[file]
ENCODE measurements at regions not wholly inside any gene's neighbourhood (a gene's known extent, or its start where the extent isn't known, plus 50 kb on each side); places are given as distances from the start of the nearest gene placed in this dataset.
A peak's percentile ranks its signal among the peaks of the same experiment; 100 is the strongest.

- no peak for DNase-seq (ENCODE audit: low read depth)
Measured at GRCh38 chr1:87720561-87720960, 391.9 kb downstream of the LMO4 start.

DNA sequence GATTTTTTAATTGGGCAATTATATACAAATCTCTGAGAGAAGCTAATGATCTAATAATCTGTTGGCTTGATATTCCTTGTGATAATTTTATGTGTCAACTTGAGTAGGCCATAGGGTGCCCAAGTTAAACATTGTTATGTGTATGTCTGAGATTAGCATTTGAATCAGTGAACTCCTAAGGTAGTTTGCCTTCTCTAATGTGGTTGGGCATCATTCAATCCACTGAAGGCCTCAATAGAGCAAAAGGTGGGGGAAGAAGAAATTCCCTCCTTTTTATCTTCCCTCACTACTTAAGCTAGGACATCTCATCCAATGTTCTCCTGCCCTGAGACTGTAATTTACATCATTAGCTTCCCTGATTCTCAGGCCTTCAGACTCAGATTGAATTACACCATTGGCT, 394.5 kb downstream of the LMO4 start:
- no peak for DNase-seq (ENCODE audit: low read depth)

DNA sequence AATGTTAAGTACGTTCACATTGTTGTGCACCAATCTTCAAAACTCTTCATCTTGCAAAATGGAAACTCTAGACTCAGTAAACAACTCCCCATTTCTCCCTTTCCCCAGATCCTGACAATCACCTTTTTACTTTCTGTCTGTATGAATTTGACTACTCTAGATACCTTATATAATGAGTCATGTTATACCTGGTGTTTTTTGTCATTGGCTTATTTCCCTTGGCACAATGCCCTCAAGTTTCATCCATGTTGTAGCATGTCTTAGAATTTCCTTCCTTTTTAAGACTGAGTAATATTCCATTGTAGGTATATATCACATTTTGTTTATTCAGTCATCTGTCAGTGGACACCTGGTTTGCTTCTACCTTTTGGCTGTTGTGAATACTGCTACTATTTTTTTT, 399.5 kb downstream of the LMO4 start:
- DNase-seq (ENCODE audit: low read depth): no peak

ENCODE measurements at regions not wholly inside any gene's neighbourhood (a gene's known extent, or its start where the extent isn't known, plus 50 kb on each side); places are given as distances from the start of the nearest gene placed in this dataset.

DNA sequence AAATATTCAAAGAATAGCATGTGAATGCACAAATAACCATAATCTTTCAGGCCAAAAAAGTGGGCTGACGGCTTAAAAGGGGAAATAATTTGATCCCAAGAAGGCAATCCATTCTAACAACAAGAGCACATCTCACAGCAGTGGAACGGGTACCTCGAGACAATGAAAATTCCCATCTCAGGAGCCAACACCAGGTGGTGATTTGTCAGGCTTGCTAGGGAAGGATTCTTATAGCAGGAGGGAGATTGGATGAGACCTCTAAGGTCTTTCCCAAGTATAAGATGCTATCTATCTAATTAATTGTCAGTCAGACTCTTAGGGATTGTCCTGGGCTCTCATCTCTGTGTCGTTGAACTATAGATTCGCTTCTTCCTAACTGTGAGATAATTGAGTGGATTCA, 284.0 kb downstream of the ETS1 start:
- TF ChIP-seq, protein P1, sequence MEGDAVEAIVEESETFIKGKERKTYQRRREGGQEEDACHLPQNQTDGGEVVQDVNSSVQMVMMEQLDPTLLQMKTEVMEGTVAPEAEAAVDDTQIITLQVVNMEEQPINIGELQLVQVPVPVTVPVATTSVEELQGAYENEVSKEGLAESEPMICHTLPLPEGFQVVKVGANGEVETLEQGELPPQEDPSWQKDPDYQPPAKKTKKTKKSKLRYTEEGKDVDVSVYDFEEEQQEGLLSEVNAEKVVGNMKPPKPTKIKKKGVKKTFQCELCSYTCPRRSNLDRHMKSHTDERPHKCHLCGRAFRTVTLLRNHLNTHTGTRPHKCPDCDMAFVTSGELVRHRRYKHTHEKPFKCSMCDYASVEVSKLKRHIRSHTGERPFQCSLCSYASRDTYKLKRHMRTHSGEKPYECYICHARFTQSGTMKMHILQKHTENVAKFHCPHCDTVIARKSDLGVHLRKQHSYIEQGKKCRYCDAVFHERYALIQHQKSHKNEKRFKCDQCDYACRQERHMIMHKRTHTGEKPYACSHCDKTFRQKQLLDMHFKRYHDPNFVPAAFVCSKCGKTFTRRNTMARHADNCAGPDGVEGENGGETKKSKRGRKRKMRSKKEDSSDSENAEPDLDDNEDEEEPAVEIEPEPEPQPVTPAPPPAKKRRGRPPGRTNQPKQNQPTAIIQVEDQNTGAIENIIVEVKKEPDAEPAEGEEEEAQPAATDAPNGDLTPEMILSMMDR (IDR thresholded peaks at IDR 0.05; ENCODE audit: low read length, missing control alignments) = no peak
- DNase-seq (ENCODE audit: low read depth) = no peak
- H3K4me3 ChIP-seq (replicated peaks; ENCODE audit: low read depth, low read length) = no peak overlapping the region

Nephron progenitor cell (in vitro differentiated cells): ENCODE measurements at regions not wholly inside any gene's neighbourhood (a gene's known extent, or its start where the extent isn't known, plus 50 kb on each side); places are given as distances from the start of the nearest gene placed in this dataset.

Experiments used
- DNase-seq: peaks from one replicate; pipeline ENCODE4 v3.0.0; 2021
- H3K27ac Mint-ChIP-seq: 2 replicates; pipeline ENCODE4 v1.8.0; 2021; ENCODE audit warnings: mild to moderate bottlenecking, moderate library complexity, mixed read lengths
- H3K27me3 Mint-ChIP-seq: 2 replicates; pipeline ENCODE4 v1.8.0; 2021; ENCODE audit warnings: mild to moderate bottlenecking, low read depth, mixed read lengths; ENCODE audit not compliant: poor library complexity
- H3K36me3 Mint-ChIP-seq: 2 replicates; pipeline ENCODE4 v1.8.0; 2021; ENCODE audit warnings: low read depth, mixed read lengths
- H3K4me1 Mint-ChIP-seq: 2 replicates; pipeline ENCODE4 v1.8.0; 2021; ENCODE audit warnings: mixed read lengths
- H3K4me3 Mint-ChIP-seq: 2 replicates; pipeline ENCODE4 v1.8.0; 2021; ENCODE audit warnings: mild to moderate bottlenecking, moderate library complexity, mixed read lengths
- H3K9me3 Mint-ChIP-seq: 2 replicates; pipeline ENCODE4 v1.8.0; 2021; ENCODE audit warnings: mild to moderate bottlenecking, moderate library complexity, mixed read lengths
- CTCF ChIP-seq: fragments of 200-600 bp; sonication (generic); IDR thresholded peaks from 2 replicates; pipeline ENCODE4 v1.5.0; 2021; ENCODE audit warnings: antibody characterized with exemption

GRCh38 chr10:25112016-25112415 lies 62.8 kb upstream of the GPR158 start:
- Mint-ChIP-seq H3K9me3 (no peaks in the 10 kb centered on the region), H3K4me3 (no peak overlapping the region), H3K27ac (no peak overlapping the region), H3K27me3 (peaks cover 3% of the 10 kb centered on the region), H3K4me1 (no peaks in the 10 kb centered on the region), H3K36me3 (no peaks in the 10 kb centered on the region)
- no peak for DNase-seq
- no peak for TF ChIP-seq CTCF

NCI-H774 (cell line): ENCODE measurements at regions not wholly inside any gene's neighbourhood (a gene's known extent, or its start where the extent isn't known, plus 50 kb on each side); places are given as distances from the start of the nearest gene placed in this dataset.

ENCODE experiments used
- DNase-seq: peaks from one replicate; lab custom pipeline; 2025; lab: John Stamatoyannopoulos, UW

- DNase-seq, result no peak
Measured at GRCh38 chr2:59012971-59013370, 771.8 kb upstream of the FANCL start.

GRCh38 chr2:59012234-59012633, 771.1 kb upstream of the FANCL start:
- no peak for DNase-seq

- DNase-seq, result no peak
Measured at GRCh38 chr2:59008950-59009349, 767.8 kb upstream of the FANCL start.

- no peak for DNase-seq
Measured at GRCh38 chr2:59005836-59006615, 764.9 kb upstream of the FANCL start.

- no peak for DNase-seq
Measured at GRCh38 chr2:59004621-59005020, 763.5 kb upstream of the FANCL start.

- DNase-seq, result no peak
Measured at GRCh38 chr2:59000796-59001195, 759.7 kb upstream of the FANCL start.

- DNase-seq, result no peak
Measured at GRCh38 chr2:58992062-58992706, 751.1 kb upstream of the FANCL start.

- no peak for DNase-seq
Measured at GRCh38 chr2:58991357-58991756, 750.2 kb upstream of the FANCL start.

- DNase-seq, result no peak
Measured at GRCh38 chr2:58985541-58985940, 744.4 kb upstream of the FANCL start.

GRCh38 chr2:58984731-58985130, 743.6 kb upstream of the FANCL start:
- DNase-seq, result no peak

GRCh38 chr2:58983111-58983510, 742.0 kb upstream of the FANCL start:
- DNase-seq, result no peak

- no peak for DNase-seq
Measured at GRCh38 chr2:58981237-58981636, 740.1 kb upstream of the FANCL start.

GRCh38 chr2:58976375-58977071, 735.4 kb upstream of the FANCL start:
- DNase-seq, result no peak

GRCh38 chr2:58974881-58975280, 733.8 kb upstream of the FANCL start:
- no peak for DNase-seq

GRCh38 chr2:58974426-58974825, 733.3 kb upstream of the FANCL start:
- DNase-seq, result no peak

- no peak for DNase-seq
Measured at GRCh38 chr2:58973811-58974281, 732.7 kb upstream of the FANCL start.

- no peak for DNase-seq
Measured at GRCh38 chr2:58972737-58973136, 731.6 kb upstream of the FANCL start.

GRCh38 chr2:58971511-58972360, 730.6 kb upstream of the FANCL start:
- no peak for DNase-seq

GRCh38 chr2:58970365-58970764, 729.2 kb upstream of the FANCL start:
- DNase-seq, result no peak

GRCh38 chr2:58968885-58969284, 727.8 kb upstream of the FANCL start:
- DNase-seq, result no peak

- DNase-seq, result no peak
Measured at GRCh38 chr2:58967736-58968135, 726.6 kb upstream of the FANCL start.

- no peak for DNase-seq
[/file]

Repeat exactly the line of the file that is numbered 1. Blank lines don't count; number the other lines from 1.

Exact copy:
ENCODE measurements at regions not wholly inside any gene's neighbourhood (a gene's known extent, or its start where the extent isn't known, plus 50 kb on each side); places are given as distances from the start of the nearest gene placed in this dataset.